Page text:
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A preterm female infant was born at 26 weeks’ gestation by spontaneous vaginal delivery following a cephalic presentation. During her admission on the neonatal unit, she presented on day 68 with a swelling of the right cheek (figure 1). At the time, she was establishing feeds with expressed breast milk, through a combination of nasogastric tube and exclusive bottle feeds. There was a background of bronchopulmonary dysplasia, requiring nasal cannula oxygen. The swelling extended from the tragus of the right ear to mid-cheek and the inferior angle of the mandible. The area was slightly erythematous, warm, indurated and tender. There was no involvement of adjacent lymph nodes or the external auditory canal, which showed a normal tympanic membrane appearance and no discharge. Examination of the oral cavity revealed a yellow purulent discharge at the opening of the right Stensen’s duct, when the parotid gland was massaged. A clinical diagnosis of acute suppurative parotitis was made. This was confirmed on ultrasound scan imaging of the parotid glands, which showed hypoechoic areas with heterogeneous echotexture and increased vascularity, indicating an acute inflammation (figure 2).
The infant received 10 days of intravenous flucloxacillin, gentamicin and metronidazole, along with analgesia in the first 2 days. This combination of antimicrobial therapy provides cover for potential staphylococcal species, Gram-negative organisms and anaerobic organisms. Staphylococcus aureus is one of the most common organisms implicated in late-onset neonatal sepsis and parotitis. There was no history of mastitis in the mother. The dosage regime administered was as per neonatal formulary, in accordance with the corrected age of the infant. The maxillofacial team advised conservative treatment as no abscess was noted on imaging. The infant’s C reactive protein peaked at 108 mg/L. There was no rise in serum amylase level. Blood culture showed no growth. The purulent discharge from Stensen’s duct showed a heavy growth of coagulase-negative Staphylococcus, Enterococcus spp and viridans-type streptococci. There was clinical and biochemical resolution by 5 days. A repeat ultrasound scan undertaken 5 days after completing antibiotics revealed sequelae of previous parotitis. She was discharged home from the neonatal unit at 3 months of age.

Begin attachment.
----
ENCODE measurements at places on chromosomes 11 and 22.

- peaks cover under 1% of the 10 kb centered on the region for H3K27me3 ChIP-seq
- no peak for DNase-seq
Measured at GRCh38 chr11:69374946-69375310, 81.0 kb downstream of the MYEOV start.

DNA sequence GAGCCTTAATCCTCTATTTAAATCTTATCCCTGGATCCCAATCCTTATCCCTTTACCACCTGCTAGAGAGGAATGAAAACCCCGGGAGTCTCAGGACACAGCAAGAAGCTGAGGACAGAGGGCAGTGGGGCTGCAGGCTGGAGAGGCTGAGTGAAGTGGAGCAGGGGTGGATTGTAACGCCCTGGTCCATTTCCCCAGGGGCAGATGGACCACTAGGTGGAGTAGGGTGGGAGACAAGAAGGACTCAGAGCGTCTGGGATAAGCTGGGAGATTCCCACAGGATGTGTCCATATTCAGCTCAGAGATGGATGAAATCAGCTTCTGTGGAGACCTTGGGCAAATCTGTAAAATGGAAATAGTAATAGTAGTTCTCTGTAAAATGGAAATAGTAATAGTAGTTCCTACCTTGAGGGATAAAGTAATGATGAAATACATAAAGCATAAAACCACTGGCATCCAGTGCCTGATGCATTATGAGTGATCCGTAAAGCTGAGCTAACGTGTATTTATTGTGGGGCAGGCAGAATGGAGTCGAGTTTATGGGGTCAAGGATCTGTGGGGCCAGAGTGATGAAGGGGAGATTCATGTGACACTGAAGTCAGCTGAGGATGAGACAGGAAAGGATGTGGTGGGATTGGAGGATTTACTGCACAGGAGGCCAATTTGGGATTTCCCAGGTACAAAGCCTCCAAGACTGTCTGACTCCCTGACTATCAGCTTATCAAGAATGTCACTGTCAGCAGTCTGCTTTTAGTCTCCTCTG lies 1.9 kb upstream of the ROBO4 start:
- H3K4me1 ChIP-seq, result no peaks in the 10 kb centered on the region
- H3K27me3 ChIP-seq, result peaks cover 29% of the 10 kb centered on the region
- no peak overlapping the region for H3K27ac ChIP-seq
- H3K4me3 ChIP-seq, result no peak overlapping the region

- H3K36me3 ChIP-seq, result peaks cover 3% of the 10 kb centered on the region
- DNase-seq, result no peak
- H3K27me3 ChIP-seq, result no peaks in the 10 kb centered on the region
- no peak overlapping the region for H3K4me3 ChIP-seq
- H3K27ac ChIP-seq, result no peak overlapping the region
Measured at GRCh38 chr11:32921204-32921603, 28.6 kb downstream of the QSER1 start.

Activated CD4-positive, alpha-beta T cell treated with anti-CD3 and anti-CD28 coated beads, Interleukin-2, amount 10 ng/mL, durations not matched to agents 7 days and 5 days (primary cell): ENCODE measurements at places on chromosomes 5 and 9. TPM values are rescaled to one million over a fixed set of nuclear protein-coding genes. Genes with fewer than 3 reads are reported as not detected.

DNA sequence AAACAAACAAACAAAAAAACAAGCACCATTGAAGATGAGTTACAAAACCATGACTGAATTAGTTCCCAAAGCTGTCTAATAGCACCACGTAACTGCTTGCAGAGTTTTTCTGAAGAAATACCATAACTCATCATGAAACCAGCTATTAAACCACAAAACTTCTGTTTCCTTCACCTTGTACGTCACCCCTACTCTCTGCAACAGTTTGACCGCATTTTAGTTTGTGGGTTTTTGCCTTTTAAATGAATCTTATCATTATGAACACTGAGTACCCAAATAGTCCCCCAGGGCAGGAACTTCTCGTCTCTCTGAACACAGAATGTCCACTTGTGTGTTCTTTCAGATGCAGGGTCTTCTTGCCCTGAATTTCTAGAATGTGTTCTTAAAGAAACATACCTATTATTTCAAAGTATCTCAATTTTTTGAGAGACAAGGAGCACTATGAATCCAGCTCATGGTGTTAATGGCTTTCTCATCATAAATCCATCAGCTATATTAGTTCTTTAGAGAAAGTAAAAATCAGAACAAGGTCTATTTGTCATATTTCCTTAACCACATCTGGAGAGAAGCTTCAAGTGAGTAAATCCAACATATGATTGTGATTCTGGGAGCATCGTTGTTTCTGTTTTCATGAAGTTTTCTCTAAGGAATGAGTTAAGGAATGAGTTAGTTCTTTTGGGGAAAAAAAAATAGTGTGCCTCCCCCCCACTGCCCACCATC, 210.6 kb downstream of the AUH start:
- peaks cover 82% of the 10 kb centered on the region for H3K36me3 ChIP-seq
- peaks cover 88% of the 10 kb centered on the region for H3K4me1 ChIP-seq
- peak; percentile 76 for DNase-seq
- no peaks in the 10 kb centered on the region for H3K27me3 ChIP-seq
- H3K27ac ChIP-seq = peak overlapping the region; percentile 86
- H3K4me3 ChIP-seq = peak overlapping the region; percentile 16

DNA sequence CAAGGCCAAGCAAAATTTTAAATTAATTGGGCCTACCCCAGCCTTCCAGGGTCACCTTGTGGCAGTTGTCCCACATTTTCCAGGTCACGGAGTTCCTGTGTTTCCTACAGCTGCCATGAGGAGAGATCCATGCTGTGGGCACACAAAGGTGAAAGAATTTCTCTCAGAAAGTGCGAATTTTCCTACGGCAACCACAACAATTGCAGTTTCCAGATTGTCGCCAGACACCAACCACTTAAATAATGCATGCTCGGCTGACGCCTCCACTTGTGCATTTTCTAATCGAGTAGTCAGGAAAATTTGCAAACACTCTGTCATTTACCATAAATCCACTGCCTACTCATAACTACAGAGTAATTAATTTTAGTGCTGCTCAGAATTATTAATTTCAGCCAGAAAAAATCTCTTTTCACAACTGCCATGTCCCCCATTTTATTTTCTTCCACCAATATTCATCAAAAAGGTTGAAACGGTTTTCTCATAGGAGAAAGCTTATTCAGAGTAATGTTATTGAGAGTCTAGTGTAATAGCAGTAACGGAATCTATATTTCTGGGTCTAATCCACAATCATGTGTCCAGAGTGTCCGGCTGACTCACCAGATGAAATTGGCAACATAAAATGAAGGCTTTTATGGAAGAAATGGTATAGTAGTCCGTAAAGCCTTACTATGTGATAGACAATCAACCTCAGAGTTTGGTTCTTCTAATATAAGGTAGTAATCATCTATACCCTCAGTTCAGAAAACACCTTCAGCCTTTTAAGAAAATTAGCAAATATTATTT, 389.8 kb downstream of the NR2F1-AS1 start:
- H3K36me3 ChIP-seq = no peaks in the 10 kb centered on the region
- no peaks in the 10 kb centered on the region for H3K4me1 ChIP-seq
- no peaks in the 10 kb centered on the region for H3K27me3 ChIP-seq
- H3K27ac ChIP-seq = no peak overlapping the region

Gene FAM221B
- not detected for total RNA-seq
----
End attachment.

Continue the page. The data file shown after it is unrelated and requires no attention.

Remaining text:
Isolated suppurative sialadenitis in neonates is a rare entity. The parotid glands are more commonly affected due to the serous nature of their secretions. In contrast, the secretions of the submandibular and sublingual glands are more mucoid and bacteriostatic in nature.1 Prematurity is a recognised risk factor for this condition, in view of the potential for dehydration, malnutrition, immunosuppression and tube feeds predisposing to salivary stasis. There is a higher incidence in male infants.2–4 Some case reports describe healthy term infants also being affected. Infection is usually unilateral and thought to be retrograde through the salivary ducts following ascending infection from the oral cavity, although haematogenous seeding following bacteraemia has also been described.1 3 Diagnosis is mainly clinical, supplemented by inflammatory markers. Extrusion of pus from Stensen’s duct is pathognomonic of suppurative parotitis.1 Fever and raised serum amylase levels are uncommon findings in this age group.1 3 A number of microorganisms have been implicated, the most common being S. aureus. Imaging is important for confirming the diagnosis, directing management, and excluding complications or other structural issues. Prognosis is generally good and prompt treatment with appropriate antibiotic cover prevents abscess formation.4 Recurrence rates are low and possible complications include osteomyelitis, salivary fistula, facial palsy, extension to the external auditory canal, mediastinitis and subsequent respiratory distress.1 4
Infants presenting with a facial swelling should have a thorough examination, including that of the oral cavity, draining lymph nodes and the ears. There should be a high index of suspicion for sialadenitis, as fever may be absent and inflammatory markers may be non-specific.
Consider ultrasound imaging to help confirm diagnosis and exclude any abscess formation, but there should not be any delay in commencing intravenous antibiotics when clinical suspicion is high.
Prognosis is usually good and recurrence rates are very low. Prompt management involving antimicrobial therapy (including cover for anaerobic organisms) is the mainstay of treatment.
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Contributors SR and LN identified the case. SR drafted the initial manuscript. SR and LN reviewed and approved the final manuscript.
Funding The authors have not declared a specific grant for this research from any funding agency in the public, commercial or not-for-profit sectors.
Case reports provide a valuable learning resource for the scientific community and can indicate areas of interest for future research. They should not be used in isolation to guide treatment choices or public health policy.
Competing interests None declared.
Provenance and peer review Not commissioned; externally peer reviewed.